Yesterday I helped to run a training day for a group of 20 people wanting to explore how they can help their communities come together. I was able to share a bit of my recent experience at a festival in Jamaica.
When i was there a few weeks ago, we had a week of training in which we took a group of 30 people on a personal and group journey that culminated in a community festival at Majesty Gardens. As you know from my last blog, this was my first time in Jamaica, i was struck by the incredible natural beauty of the place – i only caught glimpses of it as we journeyed between Kingston in the south east and Duncans in the north west of the Island. Travelling through the lush, precarious mountains, traversing huge rivers in deep valeys, running along side the beautiful coastline, was incredible despite multiple near misses on the roads and passing several serious road accidents. It would have been nice to have the space to enjoy the beauty more, but alas time (and possibly my nerves!) did not permit.
Majesty Gardens is one of the rougher communities in the suburbs of Kingston. It’s very similar to Alexandra, Johannesburg or Nassarawa, Kaduna. Similar chaos of homes and shelters, brick and corrugated iron dwellings, open sewers, fine cars and barefoot kids, the beautifully dressed and the unkempt; yetwithall it is home to and loved by members of the Fusion team in Kingston. Each year the guys run a foundations course in January and the participants become the team for a festival at Majesty Gardens.
At the end of the festival it was moving to hear team members who have grown up in Majesty Gardens describe with tears in their eyes the meaning of the festival and what they had seen take place during those few hours in their home town. For me it was a reminder of what can take place when a small group of people love Jesus enough to band together and reach out to others, willing to make the effort to bring another reality into being.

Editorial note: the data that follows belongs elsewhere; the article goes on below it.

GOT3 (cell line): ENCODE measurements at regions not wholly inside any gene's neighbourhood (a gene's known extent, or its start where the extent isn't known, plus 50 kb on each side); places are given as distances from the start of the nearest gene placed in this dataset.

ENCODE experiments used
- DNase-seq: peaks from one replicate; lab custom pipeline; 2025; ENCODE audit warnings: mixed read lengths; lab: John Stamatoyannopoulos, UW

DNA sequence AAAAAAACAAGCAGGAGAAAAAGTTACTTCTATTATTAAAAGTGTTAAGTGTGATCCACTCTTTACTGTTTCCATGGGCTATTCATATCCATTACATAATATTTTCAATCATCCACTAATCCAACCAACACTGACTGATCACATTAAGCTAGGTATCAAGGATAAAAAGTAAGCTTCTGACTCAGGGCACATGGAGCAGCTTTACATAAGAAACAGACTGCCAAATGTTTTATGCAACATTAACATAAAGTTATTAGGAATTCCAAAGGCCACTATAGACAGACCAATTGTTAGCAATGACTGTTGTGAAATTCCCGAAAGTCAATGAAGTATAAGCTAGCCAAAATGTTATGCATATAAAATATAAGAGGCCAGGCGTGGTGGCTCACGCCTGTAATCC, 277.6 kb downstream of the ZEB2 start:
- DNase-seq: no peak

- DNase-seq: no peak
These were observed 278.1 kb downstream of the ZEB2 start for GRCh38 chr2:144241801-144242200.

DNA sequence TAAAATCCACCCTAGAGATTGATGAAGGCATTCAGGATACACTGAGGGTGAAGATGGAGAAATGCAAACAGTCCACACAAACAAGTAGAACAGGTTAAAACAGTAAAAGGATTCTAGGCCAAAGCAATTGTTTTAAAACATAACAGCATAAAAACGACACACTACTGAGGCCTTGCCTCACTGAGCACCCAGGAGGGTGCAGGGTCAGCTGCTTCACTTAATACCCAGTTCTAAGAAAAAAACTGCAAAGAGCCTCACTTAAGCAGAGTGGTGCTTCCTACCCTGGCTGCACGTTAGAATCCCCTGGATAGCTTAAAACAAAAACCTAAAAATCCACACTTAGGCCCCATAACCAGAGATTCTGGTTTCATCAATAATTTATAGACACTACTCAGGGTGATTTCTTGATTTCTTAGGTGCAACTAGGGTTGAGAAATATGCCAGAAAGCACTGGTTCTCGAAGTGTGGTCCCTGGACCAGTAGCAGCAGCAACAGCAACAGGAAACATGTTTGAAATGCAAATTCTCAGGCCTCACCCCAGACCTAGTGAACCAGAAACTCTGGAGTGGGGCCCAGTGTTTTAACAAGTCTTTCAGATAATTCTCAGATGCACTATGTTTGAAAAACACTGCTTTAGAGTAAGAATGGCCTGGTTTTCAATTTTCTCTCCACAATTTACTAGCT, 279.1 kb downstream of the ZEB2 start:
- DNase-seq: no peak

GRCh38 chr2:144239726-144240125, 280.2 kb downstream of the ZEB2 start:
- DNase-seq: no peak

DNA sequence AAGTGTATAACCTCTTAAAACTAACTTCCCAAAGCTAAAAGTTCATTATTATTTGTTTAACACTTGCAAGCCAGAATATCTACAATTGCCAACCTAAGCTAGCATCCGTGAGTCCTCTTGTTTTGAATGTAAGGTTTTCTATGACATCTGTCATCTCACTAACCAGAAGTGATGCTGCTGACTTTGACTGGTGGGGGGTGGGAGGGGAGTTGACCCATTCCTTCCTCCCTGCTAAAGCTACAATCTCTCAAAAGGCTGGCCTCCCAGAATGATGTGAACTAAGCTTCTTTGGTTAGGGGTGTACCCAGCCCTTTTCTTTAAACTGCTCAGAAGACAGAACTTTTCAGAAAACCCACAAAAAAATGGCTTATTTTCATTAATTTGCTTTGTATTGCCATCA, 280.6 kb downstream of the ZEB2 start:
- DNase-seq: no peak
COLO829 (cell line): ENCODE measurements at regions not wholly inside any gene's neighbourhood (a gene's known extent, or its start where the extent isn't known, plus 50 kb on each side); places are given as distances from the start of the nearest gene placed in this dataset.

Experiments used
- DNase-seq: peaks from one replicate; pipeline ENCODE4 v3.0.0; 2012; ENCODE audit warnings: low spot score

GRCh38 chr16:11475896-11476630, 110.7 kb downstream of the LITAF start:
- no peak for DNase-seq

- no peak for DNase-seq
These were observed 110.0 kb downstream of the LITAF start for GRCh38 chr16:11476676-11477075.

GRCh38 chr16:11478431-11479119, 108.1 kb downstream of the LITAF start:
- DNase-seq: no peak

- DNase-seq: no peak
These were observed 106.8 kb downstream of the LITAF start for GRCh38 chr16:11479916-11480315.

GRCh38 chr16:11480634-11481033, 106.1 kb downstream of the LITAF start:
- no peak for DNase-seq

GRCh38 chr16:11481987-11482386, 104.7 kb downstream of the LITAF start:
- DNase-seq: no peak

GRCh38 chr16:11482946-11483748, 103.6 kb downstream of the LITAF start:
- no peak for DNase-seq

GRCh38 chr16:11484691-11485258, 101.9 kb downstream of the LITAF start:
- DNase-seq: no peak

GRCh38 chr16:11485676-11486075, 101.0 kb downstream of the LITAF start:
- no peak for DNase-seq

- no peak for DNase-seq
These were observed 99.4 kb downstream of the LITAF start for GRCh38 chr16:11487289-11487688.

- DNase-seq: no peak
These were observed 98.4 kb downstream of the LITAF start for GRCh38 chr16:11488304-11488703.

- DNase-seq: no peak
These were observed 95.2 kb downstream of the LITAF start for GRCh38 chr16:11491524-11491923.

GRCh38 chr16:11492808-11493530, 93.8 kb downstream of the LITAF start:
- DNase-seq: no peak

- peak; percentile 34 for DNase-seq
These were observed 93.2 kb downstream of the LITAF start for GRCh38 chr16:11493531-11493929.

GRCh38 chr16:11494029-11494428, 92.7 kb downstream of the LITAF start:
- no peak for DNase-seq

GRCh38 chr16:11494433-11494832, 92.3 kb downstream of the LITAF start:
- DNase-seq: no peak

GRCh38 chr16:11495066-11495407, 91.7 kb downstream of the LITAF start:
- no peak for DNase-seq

I noticed what seemed to me to be a unique harsh edginess amongst the young people and kids at Majesty, you saw it in their interactions with each other, their keenness to see what they could get away with and a flavour of violence that laced their presence. So, into that imagine the significance of helping a child learn to walk on stilts, looking into their eyes and giving quiet words of encouragement, seeing their face erupt into smiles and reflecting them back. Or sitting on a door step with a bunch of young boys, at the end of the festival, just chatting about this and that, answering their questions about places they had only every heard of. There was a young boy about 10 years old who was deaf and dumb who spent the afternoon being carried on a team members back or learning to walk on stilts, relishing being smiled on and looked at in the eye. One of our team spoke in amazement about his next door neighbour, with some level of intellectual impairment and who was not known to have engaged in conversation with anyone in the last 12 years – at the festival this man was engaging with the team and others and even spoke over the microphone.
Something significant happens when a bunch of mates gather and create a safe place where others can come, where the forgotten ones are seen – life and joy are wooed and slowly emerge. In some places it happens quickly, other places like Majesty, the change takes years, but if we will just hang on… it comes.